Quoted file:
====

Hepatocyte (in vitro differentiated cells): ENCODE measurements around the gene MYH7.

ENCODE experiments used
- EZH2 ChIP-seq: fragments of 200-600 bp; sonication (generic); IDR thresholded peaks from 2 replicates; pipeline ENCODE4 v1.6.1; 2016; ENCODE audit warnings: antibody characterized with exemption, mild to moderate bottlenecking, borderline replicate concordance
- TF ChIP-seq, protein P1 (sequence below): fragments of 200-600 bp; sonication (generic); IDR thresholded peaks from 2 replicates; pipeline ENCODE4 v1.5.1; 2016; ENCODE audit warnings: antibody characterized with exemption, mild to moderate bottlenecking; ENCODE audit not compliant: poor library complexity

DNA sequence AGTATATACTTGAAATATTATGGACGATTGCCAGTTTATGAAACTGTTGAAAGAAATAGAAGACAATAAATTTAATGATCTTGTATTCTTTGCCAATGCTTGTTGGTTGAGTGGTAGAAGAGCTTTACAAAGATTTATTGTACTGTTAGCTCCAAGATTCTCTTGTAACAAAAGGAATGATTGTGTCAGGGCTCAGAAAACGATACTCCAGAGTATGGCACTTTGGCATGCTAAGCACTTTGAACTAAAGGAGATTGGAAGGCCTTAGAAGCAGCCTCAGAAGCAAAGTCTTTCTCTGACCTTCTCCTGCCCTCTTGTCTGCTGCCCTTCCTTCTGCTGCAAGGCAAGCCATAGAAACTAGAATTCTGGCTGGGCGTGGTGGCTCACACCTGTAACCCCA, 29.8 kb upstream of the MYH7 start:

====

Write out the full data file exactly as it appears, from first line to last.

Hepatocyte (in vitro differentiated cells): ENCODE measurements around the gene MYH7.

ENCODE experiments used
- EZH2 ChIP-seq: fragments of 200-600 bp; sonication (generic); IDR thresholded peaks from 2 replicates; pipeline ENCODE4 v1.6.1; 2016; ENCODE audit warnings: antibody characterized with exemption, mild to moderate bottlenecking, borderline replicate concordance
- TF ChIP-seq, protein P1 (sequence below): fragments of 200-600 bp; sonication (generic); IDR thresholded peaks from 2 replicates; pipeline ENCODE4 v1.5.1; 2016; ENCODE audit warnings: antibody characterized with exemption, mild to moderate bottlenecking; ENCODE audit not compliant: poor library complexity

DNA sequence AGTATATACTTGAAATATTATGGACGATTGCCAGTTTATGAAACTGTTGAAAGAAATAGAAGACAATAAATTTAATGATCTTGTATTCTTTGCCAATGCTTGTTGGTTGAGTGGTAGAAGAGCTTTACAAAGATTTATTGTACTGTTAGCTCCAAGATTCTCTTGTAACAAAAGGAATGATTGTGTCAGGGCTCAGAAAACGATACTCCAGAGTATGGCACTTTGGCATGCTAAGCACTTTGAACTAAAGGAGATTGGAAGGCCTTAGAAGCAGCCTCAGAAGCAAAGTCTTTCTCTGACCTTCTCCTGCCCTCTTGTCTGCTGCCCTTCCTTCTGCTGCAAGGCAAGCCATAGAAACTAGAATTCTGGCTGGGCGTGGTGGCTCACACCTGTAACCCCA, 29.8 kb upstream of the MYH7 start: